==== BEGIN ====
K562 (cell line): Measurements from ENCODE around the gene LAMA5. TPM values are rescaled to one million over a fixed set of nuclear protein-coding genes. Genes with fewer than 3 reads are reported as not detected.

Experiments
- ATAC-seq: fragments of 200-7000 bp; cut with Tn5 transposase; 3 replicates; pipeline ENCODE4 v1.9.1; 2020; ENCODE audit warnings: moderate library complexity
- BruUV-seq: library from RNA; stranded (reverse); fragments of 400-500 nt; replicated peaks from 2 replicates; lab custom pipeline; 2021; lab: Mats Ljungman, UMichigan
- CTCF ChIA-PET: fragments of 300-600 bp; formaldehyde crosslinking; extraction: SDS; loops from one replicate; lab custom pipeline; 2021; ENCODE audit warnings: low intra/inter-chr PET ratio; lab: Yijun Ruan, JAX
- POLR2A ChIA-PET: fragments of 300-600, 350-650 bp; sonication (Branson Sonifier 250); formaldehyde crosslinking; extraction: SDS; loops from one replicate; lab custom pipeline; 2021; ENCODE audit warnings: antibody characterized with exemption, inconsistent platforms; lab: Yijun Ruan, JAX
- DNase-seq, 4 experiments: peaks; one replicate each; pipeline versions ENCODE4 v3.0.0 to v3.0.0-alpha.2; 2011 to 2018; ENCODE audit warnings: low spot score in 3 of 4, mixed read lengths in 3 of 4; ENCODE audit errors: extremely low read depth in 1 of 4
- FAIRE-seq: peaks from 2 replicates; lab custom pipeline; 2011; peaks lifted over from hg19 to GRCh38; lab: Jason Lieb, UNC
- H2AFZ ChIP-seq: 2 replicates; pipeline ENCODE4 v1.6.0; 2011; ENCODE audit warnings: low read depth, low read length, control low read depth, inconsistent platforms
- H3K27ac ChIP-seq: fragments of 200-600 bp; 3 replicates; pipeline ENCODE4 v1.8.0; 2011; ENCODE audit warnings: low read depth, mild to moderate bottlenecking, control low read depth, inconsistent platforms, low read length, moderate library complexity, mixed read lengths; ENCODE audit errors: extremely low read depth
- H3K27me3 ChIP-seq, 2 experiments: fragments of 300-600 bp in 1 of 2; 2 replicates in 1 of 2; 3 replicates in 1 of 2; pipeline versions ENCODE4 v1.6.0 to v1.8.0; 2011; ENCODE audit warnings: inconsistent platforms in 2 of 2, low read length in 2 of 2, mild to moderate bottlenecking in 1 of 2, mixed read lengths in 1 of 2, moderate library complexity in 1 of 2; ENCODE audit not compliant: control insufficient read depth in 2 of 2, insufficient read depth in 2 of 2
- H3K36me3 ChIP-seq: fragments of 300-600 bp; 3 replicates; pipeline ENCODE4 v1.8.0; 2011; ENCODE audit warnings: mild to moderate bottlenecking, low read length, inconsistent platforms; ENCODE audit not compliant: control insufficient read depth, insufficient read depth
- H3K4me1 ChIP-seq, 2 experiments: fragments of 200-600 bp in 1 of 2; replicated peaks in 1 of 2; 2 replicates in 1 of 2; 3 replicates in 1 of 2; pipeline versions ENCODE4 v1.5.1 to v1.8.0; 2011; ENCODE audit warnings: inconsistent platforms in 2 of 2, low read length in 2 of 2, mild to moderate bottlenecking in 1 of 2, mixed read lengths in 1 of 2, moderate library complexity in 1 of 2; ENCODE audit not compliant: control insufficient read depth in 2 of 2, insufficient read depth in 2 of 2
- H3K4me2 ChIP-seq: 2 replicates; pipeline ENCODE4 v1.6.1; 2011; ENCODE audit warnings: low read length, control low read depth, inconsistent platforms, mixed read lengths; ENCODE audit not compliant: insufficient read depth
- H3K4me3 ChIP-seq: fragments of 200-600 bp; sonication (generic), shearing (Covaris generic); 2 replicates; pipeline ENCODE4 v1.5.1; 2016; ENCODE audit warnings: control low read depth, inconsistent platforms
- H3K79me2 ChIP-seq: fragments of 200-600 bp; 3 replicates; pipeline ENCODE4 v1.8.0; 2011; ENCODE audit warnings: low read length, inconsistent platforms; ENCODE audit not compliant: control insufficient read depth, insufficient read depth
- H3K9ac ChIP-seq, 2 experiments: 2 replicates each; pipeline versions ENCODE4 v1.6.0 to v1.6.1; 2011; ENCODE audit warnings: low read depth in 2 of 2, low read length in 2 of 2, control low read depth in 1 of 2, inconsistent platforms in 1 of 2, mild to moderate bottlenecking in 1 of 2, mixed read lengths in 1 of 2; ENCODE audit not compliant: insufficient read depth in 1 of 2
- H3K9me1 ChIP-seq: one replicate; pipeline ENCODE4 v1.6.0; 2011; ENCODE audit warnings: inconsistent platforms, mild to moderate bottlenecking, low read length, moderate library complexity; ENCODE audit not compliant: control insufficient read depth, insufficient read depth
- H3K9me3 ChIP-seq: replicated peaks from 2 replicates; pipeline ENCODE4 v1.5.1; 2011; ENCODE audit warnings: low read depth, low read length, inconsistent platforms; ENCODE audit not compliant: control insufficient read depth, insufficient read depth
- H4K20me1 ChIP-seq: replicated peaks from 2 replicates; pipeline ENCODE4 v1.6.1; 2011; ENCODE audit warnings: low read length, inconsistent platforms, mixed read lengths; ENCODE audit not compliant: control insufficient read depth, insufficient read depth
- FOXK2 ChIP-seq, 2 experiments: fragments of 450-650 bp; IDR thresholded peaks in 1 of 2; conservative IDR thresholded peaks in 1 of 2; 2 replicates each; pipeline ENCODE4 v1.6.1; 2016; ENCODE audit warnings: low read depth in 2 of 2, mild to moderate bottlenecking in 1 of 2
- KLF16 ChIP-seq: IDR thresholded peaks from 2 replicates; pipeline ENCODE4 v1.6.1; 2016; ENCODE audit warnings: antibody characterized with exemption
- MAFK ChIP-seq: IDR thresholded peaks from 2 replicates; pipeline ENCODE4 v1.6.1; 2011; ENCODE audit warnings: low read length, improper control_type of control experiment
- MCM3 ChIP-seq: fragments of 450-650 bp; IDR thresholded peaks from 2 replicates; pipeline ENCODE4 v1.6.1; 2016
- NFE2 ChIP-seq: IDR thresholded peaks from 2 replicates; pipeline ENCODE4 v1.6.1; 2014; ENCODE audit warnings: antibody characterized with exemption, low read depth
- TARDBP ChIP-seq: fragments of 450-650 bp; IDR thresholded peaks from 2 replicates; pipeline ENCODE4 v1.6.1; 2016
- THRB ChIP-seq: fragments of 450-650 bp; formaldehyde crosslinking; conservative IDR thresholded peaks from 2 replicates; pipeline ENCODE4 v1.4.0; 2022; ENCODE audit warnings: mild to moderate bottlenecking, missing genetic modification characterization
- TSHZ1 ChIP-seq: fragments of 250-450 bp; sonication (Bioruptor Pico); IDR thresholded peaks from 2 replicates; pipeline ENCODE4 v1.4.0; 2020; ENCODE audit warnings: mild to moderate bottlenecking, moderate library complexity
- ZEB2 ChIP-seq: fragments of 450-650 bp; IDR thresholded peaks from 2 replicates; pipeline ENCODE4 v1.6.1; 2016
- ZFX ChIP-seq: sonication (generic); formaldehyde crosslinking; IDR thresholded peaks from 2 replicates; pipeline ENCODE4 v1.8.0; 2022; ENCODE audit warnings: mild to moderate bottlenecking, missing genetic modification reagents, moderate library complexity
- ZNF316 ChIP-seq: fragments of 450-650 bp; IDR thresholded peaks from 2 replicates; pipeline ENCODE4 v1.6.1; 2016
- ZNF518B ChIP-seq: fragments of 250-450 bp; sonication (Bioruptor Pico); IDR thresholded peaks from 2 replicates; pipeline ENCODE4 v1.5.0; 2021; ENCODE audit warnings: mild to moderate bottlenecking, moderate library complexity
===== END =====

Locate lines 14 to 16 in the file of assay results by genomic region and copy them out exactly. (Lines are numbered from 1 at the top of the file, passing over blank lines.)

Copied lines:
- H3K4me2 ChIP-seq: 2 replicates; pipeline ENCODE4 v1.6.1; 2011; ENCODE audit warnings: low read length, control low read depth, inconsistent platforms, mixed read lengths; ENCODE audit not compliant: insufficient read depth
- H3K4me3 ChIP-seq: fragments of 200-600 bp; sonication (generic), shearing (Covaris generic); 2 replicates; pipeline ENCODE4 v1.5.1; 2016; ENCODE audit warnings: control low read depth, inconsistent platforms
- H3K79me2 ChIP-seq: fragments of 200-600 bp; 3 replicates; pipeline ENCODE4 v1.8.0; 2011; ENCODE audit warnings: low read length, inconsistent platforms; ENCODE audit not compliant: control insufficient read depth, insufficient read depth